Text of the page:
Portable infection: SERS detection
- Published: Jul 1, 2013
- Author: David Bradley
- Channels: Raman
The optical technique of surface-enhanced Raman scattering (SERS) has been used to detect signs of infection in tissue samples before patients even show symptoms of viral disease. The system could be further developed into a portable lab-on-a-chip (LoC) devices for use in the clinic with potential for applications in the developing world.
A group of biomedical engineers and genome researchers - Hsin-Neng Wang, Andrew Fales, Aimee Zaas, Christopher Woods, Thomas Burke, Geoffrey Ginsburg and Tuan Vo-Dinh - at Duke University in Durham, North Carolina, USA, have developed what they refer to as a proof-of-principle approach to using light in order to detect infections before patients show symptoms. They used human samples in their preliminary tests and suggest that their SERS approach could lead to the development of faster and more reliable diagnostic information about a patient. A portable version of the system would preclude the need for samples to be processed and sent to a distant laboratory for time-consuming analysis. The research will ultimately lead to devices that measure multiple genome-derived markers for rapid, but nevertheless accurate, diagnosis of infectious diseases caused by viruses, at the point of care. This would make it very useful for screening people quickly in remote parts of the world and in the aftermath of a natural disaster, on refugee camps, or in war zones, for instance, where infection can quickly become a serious issue for those affected.
The system is based on using a sample solution that contains added silver nanoparticles which are themselves designed so that they can target the specific molecular markers in the blood associated with infection. When the silver nanoparticles are bathed in laser light, this enhances the Raman scattering of from any flagged particles, which provides an optical fingerprint revealing the presence of the substances associated with infection. The team has developed a molecular sentinel nanoprobe to detect the human radical S-adenosyl methionine domain containing 2 (RSAD2) RNA as a model for the approach. The human RSAD2 gene is known to be a host-response biomarker for respiratory infections.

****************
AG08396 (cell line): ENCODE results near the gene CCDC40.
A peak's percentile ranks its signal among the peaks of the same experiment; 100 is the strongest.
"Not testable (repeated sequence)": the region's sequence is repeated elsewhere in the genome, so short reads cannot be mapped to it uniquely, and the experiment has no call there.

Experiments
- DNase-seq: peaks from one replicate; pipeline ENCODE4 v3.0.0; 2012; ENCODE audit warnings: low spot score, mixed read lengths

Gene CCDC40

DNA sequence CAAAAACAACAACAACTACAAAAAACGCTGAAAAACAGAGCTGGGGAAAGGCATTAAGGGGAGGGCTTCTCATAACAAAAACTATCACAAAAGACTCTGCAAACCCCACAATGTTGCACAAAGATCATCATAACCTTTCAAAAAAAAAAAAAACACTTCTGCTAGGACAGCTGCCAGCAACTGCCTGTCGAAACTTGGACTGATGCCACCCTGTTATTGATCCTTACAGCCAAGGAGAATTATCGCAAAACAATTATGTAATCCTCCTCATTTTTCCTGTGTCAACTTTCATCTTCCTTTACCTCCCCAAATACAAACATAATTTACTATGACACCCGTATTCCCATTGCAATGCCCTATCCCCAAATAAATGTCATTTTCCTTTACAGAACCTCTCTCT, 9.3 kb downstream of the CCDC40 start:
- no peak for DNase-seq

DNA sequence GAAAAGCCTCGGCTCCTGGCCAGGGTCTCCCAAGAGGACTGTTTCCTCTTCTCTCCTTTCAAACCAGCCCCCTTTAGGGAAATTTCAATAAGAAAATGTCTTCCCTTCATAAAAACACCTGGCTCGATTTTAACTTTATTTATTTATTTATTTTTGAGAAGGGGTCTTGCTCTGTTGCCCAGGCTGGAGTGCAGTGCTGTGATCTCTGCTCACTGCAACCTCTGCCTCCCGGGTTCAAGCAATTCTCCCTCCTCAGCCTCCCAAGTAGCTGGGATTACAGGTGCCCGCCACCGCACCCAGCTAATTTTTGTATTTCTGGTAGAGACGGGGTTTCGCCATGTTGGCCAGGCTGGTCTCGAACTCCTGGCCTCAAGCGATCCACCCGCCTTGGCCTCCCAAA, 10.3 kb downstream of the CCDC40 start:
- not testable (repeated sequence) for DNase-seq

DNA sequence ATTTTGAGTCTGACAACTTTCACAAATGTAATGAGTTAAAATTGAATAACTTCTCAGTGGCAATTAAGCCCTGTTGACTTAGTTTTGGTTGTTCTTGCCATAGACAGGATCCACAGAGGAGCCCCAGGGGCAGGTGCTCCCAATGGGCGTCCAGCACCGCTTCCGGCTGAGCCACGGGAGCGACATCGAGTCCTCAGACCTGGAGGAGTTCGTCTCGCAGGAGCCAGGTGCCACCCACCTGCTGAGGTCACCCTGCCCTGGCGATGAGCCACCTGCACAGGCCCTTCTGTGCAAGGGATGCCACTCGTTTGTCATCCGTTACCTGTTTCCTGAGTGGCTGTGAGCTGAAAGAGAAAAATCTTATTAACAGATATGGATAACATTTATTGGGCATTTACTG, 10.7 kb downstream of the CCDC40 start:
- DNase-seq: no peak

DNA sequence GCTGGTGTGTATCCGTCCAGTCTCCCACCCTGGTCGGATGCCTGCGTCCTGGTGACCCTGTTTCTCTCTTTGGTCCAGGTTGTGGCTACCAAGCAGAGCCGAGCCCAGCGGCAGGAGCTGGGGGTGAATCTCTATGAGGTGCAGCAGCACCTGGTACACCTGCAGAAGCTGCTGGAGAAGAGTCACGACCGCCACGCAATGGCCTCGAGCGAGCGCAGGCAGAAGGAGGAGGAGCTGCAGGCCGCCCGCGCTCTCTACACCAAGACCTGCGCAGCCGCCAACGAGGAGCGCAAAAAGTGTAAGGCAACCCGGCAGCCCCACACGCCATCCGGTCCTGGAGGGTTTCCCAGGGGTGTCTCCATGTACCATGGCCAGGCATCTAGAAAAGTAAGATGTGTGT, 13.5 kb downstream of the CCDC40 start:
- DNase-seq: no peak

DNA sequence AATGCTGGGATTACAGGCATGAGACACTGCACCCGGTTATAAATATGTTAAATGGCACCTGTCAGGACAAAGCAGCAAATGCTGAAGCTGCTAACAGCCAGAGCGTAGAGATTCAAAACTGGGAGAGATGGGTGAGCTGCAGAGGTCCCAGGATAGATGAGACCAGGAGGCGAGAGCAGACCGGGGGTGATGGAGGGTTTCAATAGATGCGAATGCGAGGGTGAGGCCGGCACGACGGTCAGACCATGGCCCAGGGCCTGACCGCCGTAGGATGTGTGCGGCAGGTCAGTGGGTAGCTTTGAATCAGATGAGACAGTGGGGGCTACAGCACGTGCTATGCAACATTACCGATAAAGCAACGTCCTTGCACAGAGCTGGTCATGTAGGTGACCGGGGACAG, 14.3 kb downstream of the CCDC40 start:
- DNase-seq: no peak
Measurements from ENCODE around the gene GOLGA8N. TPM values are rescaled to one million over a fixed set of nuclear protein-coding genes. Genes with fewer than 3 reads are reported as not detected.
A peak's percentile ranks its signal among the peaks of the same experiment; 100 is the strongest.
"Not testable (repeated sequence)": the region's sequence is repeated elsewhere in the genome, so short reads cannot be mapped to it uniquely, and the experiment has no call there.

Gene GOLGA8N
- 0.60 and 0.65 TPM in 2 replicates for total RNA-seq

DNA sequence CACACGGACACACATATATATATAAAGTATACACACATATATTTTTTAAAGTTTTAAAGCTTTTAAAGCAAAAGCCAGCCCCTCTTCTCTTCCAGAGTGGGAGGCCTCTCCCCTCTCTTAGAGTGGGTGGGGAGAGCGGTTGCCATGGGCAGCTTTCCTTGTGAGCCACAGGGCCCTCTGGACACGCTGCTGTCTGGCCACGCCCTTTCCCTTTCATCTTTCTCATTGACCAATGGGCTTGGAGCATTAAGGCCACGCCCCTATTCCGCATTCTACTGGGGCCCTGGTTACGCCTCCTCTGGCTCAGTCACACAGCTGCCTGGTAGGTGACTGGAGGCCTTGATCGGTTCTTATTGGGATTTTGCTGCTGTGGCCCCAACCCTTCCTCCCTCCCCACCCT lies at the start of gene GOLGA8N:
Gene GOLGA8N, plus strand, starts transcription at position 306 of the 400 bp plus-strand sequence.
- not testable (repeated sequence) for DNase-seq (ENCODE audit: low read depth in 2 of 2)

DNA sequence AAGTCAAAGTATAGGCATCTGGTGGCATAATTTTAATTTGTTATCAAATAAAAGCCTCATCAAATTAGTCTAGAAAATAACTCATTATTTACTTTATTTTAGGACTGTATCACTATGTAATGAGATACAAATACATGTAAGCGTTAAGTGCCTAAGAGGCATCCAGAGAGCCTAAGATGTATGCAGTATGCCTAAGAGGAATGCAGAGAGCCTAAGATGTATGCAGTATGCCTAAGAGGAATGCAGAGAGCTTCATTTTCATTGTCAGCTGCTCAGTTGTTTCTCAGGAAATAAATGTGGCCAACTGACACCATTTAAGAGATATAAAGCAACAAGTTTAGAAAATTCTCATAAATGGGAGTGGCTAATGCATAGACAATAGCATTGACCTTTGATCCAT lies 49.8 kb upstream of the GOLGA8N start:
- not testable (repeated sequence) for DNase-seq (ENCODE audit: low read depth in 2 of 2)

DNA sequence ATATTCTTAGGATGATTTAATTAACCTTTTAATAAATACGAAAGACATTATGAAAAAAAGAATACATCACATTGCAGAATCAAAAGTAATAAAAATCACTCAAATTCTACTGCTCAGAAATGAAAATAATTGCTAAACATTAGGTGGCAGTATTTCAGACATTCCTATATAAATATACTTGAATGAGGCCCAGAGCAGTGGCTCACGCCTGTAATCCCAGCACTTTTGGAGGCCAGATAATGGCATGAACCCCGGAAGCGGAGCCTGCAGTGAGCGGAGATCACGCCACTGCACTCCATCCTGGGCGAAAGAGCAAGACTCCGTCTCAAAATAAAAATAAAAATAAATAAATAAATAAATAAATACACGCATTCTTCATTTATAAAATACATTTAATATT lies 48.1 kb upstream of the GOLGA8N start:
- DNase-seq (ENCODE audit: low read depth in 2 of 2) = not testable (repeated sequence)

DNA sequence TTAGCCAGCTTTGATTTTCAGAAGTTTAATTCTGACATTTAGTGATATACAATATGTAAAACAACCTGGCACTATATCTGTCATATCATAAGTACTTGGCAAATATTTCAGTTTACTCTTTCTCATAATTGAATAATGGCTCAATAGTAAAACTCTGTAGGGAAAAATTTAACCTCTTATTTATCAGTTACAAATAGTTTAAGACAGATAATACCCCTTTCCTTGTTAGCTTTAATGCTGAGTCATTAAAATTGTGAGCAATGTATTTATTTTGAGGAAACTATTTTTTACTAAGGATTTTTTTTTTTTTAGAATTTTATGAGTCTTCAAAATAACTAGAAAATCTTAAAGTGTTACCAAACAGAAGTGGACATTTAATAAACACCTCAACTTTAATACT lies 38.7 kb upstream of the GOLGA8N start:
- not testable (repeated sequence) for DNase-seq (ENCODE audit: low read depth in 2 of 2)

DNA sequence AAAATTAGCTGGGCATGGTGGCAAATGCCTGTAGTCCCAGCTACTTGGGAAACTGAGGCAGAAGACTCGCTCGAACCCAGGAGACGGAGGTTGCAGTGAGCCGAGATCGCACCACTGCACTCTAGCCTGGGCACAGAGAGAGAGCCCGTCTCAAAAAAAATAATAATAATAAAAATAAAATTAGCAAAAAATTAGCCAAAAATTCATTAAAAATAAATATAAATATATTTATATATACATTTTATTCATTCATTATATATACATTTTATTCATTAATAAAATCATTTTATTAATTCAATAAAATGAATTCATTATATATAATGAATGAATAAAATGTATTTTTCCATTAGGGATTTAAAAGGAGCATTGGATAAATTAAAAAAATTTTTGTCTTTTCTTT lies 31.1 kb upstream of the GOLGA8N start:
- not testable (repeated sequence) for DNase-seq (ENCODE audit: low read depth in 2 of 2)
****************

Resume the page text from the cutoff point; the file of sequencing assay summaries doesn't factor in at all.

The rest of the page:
"We have demonstrated for the first time that the use of these nanoprobes can detect specific genetic materials taken from human samples," explains project leader Vo-Dinh. "When the target molecule is coupled with a metal nanoparticle or nanostructure, the Raman response is greatly enhanced often by more than a million times," he adds. The results show that the RSAD2 molecular sentinel nanoprobes are highly specific and can reveal the present of the target sequence at concentrations as low as 1 nanomolar. Vo-Dinh and colleagues reported details this month in the journal Analytica Chimica Acta.
As with much research in the biomedical area an interdisciplinary approach is needed so that chemistry, photonics, spectroscopy, engineering and genetics understanding is drawn together. For over two decades, Vo-Dinh has been working with many collaborators from different fields to develop novel applications for SERS from chemical sensing to medical diagnostics.
"This would guide care decisions that will lead to more effective treatment and improved outcomes of antimicrobial therapy," Geoffrey Ginsburg, director of genomic medicine, explains. "Point-of-care diagnostics holds great promise to accelerate precision medicine and, more importantly, help patients in limited-resource settings gain access to molecular testing."
The researchers were supported by the National Institutes of Health, NIH, the Defense Advanced Research Projects Agency (DARPA), the Department of Defense (DOD) and the Wallace H. Coulter Foundation Endowment.
Anal Chim Acta 2013, 786, 153-158: "Surface-enhanced Raman scattering molecular sentinel nanoprobes for viral infection diagnostics"
Article by David Bradley
The views represented in this article are solely those of the author and do not necessarily represent those of John Wiley and Sons, Ltd.
- Achema 2012 (380)